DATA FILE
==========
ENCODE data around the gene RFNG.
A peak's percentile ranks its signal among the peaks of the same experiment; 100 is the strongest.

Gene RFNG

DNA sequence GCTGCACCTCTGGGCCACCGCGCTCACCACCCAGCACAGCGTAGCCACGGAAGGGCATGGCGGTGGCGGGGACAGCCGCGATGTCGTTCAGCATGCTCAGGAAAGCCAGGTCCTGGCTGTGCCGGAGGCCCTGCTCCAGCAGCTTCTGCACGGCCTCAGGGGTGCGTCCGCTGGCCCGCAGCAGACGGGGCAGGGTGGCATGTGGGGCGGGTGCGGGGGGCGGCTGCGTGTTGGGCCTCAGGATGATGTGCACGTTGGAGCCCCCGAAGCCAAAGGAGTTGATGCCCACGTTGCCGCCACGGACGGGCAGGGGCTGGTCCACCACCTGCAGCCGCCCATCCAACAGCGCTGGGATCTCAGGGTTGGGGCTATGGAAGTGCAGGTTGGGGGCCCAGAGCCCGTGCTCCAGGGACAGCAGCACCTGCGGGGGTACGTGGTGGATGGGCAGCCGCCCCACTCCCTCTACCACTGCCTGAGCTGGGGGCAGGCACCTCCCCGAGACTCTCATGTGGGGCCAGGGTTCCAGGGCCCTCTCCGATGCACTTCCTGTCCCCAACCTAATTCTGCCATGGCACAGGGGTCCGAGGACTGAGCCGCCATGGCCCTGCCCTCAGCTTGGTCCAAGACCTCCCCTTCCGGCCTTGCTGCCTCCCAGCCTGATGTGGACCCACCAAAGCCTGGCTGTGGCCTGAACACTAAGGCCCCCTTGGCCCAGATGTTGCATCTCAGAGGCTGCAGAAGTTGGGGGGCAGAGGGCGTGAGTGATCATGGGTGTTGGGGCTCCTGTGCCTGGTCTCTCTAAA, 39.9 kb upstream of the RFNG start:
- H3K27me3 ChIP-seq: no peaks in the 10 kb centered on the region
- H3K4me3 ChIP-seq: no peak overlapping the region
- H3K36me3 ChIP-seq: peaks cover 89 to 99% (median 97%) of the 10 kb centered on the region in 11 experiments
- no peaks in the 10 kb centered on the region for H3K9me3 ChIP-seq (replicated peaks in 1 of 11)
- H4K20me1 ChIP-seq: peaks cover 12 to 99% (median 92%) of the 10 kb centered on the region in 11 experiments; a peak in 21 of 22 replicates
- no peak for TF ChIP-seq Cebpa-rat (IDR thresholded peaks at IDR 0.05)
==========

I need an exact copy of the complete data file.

ENCODE data around the gene RFNG.
A peak's percentile ranks its signal among the peaks of the same experiment; 100 is the strongest.

Gene RFNG

DNA sequence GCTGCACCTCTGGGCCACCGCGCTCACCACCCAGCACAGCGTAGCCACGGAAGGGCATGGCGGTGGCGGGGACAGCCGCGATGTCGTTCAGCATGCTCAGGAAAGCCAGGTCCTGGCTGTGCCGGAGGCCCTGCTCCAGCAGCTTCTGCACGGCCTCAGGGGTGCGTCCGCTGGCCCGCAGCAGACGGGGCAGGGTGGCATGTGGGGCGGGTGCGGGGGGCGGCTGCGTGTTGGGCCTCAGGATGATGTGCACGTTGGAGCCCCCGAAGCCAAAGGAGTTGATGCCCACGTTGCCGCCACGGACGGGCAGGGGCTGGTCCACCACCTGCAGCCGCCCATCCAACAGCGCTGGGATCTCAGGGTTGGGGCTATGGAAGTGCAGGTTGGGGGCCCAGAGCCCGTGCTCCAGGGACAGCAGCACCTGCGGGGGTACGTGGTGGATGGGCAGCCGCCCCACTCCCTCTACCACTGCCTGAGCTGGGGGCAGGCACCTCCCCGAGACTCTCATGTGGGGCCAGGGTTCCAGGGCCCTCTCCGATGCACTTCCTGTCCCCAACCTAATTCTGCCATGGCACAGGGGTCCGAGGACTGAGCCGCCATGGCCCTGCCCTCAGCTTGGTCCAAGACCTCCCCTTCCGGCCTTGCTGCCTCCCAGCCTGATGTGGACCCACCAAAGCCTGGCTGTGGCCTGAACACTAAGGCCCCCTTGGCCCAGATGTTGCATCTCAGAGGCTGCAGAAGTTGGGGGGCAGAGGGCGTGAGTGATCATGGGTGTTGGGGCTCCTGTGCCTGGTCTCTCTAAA, 39.9 kb upstream of the RFNG start:
- H3K27me3 ChIP-seq: no peaks in the 10 kb centered on the region
- H3K4me3 ChIP-seq: no peak overlapping the region
- H3K36me3 ChIP-seq: peaks cover 89 to 99% (median 97%) of the 10 kb centered on the region in 11 experiments
- no peaks in the 10 kb centered on the region for H3K9me3 ChIP-seq (replicated peaks in 1 of 11)
- H4K20me1 ChIP-seq: peaks cover 12 to 99% (median 92%) of the 10 kb centered on the region in 11 experiments; a peak in 21 of 22 replicates
- no peak for TF ChIP-seq Cebpa-rat (IDR thresholded peaks at IDR 0.05)